The inflow of Indian illegals rarely makes the news because it is not yet a recognized idea in the established media — and it is overshadowed by the huge inrush of Central American migrants. Also, many newspapers hire immigrants to cover the immigration beat, so shifting the focus of media coverage towards the concerns of migrants, and away from the sordid business of labor trafficking and the politically important issue of the Americans’ priorities.

However, the media mentions are rising, partly because of trafficking deaths and the growing federal efforts to detain and deport the Indian illegals. In June 2019, for example, Reuters reported:

A six-year-old girl from India died of heat stroke in an Arizona desert after her mother left her with other migrants to go in search of water, a medical examiner and U.S. Border Patrol said on Friday.

The girl, Gurupreet Kaur, soon to celebrate her seventh birthday, was found by U.S. Border Patrol west of Lukeville, Arizona on Wednesday, when temperatures reached a high of 108 degrees Fahrenheit (42 Celsius), U.S. Border Patrol and the Pima County Office of the Medical Examiner (PCOME) said.

A pro-migration Indian activist blamed the U.S. government for the little girl’s death and urged that the government welcome migrants. “U.S. border militarization, forced migration, and rejection of migrants attempting to cross at ports of entry have created an environment where a child like Gurupreet can die in the desert, alone,” Lakshmi Sridaran, interim co-executive director of South Asians Leading Together, told the IndiaWest.com news site. She continued:

Until this system is completely defunded and a new one is created that upholds the dignity of all migrants – we will continue to see unspeakable tragedies, notwithstanding the countless deaths that go undocumented. While ICE and CBP have experienced unprecedented surges in their budgets, their treatment of migrants has plunged to new lows.

In January 2019, immigration officials used a fake university to catch up to 600 Indian graduates who were violating visa rules to win U.S. college-graduate jobs.

Also, federal law enforcement officials have arrested numerous Indian-born business executives and corporations for fraudulently getting H-1B visa workers into jobs sought by American graduates. In August 2018, Breitbart News reported:

Pradyumna Kumar Samal, allegedly lied to federal agencies when he said the visa-workers were imported for existing contracts, and he allegedly effectively forced his Indian employees to work for less than the promised wage-levels, said the [federal] statement:

“Nearly 200 workers may have been brought in under the phony applications.  The employees were forced to pay SAMAL’s companies a partially-refundable “security deposit” of as much as $5,000 for the visa filings, regardless of whether they were assigned to any projects that provided them with income.”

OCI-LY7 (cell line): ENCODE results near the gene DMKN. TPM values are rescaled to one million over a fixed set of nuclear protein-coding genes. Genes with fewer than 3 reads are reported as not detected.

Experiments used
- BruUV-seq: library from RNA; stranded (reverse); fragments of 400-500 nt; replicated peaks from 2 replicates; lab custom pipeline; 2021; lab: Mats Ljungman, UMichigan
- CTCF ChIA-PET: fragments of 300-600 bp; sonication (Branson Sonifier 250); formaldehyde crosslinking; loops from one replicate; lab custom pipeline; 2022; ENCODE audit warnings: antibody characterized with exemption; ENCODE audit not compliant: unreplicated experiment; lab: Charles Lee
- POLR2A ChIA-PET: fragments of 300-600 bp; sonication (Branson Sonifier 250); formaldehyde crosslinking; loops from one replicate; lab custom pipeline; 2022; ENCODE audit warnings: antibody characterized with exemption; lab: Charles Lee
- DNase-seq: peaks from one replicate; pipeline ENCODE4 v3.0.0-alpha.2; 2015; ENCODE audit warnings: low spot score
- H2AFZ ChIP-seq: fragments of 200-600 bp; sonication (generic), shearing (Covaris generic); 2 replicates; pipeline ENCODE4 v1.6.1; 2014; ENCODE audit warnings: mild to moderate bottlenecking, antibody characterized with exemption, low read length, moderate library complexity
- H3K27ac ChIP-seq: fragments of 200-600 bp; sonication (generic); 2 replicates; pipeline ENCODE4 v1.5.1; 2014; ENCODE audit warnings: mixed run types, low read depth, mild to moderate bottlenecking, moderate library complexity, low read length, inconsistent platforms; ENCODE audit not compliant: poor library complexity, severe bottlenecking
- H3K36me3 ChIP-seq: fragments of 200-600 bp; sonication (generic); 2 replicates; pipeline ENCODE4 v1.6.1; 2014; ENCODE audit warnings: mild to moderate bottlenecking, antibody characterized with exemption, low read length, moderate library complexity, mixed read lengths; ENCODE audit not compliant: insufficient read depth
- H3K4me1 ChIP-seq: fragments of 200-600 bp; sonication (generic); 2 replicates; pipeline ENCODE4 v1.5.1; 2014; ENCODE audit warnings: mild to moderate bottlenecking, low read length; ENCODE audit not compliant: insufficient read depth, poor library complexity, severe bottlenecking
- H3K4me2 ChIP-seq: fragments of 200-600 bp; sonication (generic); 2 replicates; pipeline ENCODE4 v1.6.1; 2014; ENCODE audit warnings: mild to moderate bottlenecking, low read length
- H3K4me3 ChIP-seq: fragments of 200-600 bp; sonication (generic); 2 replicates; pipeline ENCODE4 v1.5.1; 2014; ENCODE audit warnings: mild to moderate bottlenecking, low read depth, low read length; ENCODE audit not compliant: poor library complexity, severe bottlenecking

Federal officials downplay the scale of Indian illegal migration and say little about the number of Indian migrants who are sent home.

The expanding flow of Indian legal and illegal migrants spotlights the vast population of poor young Indians, and also the Indian government’s economic strategy of exporting workers to other countries, including the United States.

India’s population is so huge that India has roughly 178 million young men aged 20 to 34. That number is more than one young Indian male for every two Americans in the entire U.S. population of 326 million.

In February 2019, the Forsyth County Newreported from an community of Indian WalMart employees in Arkansas

Ani Agnihotri, program chair of the USA-India Business Summit … said India has a massive and young population that could provide skilled, English-speaking workers ready to relocate “even at a seven-day notice” and said the majority of doctors in the United Kingdom and about 15 percent in America are of Indian descent.

“India has the youngest population in the world. About 25 percent of the population of India, which is 1.25 billion, is below the age of 25,” he said. “We will be the provider of the workforce of the world in about 15 years, after 2035.”

Indian officials want to swap their cheap labor to U.S. investors in exchange for a larger flow of remittances, contracts, expertise, technology, and energy back into India. The two sides have gradually created a U.S-India Outsourcing Economy, which is worth roughly $78 billion to India each year.

“The movement of high-skilled individuals, personnel, Indian professionals in the U.S., through such programs as H-1B … has been a mutually beneficial partnership,” Indian ambassador Harsh Shringla told a July meeting of business lobbyists in D.C.

U.S. and Indian businesses employ roughly at least 700,000 Indian visa-workers and 200,000 student-workers in the United States. This huge workforce also brings at least 700,000 Indian-born family members into the United States. Each year, about 20,000 of these temporary workers and their family members get green cards via the “Adjustment of Status” process.

Some of these visa-workers hold jobs in elite companies, and some of those have become senior executives of U.S. companies, including CEOs of Google, Microsoft, and MasterCard, for example. Also, some of the teams which have created valuable companies in the United States also include Indians among their founders.